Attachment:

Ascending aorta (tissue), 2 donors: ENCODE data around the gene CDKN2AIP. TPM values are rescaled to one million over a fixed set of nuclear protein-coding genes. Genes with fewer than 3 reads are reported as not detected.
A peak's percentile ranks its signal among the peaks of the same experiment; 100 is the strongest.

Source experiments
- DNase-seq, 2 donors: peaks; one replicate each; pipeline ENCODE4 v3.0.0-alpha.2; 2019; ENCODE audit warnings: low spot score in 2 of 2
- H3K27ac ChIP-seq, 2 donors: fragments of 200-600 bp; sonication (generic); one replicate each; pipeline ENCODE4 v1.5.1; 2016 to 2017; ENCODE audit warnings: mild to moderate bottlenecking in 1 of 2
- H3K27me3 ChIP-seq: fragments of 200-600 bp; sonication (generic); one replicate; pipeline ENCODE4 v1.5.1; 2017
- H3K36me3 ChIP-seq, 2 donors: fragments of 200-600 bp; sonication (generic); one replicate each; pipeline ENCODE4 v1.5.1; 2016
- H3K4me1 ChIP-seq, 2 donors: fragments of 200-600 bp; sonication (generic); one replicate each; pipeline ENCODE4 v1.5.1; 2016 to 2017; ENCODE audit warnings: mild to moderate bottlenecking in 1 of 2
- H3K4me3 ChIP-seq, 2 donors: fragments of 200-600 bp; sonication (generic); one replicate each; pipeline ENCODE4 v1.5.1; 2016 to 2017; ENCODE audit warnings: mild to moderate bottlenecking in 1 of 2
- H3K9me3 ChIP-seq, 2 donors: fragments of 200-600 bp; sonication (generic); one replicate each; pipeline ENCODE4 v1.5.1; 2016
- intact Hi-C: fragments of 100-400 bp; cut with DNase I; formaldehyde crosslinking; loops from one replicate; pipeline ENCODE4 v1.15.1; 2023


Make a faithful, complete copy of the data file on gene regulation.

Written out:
Ascending aorta (tissue), 2 donors: ENCODE data around the gene CDKN2AIP. TPM values are rescaled to one million over a fixed set of nuclear protein-coding genes. Genes with fewer than 3 reads are reported as not detected.
A peak's percentile ranks its signal among the peaks of the same experiment; 100 is the strongest.

Source experiments
- DNase-seq, 2 donors: peaks; one replicate each; pipeline ENCODE4 v3.0.0-alpha.2; 2019; ENCODE audit warnings: low spot score in 2 of 2
- H3K27ac ChIP-seq, 2 donors: fragments of 200-600 bp; sonication (generic); one replicate each; pipeline ENCODE4 v1.5.1; 2016 to 2017; ENCODE audit warnings: mild to moderate bottlenecking in 1 of 2
- H3K27me3 ChIP-seq: fragments of 200-600 bp; sonication (generic); one replicate; pipeline ENCODE4 v1.5.1; 2017
- H3K36me3 ChIP-seq, 2 donors: fragments of 200-600 bp; sonication (generic); one replicate each; pipeline ENCODE4 v1.5.1; 2016
- H3K4me1 ChIP-seq, 2 donors: fragments of 200-600 bp; sonication (generic); one replicate each; pipeline ENCODE4 v1.5.1; 2016 to 2017; ENCODE audit warnings: mild to moderate bottlenecking in 1 of 2
- H3K4me3 ChIP-seq, 2 donors: fragments of 200-600 bp; sonication (generic); one replicate each; pipeline ENCODE4 v1.5.1; 2016 to 2017; ENCODE audit warnings: mild to moderate bottlenecking in 1 of 2
- H3K9me3 ChIP-seq, 2 donors: fragments of 200-600 bp; sonication (generic); one replicate each; pipeline ENCODE4 v1.5.1; 2016
- intact Hi-C: fragments of 100-400 bp; cut with DNase I; formaldehyde crosslinking; loops from one replicate; pipeline ENCODE4 v1.15.1; 2023